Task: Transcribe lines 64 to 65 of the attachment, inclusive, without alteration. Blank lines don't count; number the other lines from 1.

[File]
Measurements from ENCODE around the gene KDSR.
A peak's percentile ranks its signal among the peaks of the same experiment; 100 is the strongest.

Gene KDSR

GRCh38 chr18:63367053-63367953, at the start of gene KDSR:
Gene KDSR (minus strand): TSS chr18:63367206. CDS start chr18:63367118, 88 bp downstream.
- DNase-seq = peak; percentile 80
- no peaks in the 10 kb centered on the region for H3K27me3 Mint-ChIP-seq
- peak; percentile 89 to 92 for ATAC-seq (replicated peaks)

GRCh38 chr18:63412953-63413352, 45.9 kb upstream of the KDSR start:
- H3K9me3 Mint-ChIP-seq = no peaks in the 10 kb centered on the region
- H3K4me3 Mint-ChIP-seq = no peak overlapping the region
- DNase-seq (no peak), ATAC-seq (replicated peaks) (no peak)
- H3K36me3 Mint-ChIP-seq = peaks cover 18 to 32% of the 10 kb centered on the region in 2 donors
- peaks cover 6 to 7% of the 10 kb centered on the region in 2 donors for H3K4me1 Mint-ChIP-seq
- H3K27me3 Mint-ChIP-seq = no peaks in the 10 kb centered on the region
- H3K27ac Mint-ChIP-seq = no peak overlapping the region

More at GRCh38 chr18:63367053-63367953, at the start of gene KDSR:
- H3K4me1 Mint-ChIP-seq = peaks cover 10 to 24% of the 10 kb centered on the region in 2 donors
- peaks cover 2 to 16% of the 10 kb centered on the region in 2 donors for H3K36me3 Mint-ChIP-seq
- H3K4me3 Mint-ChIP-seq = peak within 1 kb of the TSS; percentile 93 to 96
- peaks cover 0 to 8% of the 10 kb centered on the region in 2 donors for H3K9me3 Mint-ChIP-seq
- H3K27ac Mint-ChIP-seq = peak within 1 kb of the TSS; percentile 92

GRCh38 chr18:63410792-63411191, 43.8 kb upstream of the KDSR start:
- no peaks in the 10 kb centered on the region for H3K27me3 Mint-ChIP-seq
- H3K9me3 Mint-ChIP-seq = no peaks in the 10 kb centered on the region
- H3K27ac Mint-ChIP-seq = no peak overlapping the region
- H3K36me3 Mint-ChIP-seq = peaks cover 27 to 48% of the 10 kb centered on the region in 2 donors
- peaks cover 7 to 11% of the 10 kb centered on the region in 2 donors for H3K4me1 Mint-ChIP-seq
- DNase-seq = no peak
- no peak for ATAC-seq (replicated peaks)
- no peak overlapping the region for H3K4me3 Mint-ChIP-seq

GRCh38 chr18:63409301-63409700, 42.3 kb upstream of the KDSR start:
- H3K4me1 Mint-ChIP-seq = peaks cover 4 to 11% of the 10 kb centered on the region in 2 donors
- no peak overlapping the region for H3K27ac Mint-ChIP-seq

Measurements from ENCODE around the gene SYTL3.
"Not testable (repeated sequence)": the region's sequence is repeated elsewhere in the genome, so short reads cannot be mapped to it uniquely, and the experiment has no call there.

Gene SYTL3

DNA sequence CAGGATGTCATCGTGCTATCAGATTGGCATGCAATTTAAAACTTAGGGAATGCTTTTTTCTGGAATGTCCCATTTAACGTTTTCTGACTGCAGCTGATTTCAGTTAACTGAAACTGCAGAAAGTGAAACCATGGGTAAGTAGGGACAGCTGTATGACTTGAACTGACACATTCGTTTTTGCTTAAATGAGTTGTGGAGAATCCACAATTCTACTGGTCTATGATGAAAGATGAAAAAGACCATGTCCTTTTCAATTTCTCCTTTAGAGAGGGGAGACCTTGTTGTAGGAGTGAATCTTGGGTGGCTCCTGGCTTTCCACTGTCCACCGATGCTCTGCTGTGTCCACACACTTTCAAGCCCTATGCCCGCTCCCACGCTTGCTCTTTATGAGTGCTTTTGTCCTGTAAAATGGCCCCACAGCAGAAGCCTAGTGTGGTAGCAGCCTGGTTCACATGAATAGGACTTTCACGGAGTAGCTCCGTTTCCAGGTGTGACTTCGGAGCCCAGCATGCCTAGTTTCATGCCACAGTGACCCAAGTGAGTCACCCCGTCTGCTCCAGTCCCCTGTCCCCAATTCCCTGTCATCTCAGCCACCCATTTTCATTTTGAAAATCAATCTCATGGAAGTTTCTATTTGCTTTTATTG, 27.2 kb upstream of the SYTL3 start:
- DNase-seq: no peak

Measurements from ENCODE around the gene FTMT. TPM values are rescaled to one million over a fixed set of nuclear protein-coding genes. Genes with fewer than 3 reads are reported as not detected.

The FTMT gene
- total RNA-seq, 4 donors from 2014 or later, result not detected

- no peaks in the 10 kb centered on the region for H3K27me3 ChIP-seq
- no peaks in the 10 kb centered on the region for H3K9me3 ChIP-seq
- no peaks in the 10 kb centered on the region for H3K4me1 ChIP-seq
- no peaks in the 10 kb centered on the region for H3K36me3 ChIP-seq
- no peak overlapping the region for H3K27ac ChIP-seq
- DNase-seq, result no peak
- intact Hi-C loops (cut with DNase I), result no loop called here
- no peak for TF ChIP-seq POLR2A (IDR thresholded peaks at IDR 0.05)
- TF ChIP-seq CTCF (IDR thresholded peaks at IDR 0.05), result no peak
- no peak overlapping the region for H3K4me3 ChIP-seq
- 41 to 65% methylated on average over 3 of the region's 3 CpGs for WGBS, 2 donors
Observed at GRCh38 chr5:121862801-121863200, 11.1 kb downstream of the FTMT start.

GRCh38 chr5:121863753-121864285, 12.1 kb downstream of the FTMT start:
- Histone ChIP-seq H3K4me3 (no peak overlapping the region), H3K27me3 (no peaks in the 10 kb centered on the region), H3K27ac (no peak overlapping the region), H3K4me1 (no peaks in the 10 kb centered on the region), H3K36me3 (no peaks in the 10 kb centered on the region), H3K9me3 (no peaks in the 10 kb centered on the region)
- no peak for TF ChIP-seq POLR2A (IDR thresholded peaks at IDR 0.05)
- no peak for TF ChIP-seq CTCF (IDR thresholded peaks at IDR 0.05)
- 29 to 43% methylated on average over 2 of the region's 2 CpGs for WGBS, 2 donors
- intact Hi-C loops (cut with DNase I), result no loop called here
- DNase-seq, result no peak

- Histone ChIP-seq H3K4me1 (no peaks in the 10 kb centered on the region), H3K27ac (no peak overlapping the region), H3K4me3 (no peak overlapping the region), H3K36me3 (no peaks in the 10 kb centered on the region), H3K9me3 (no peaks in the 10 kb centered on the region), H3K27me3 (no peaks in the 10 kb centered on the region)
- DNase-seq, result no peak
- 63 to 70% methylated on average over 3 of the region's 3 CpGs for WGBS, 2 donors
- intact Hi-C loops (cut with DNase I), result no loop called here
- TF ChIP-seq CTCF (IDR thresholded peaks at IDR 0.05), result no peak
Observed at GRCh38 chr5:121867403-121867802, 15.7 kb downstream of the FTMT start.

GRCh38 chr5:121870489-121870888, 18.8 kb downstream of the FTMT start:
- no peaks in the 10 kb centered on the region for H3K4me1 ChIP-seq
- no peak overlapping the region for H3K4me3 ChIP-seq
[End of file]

- 63 to 70% methylated on average over 3 of the region's 3 CpGs for WGBS, 2 donors
- intact Hi-C loops (cut with DNase I), result no loop called here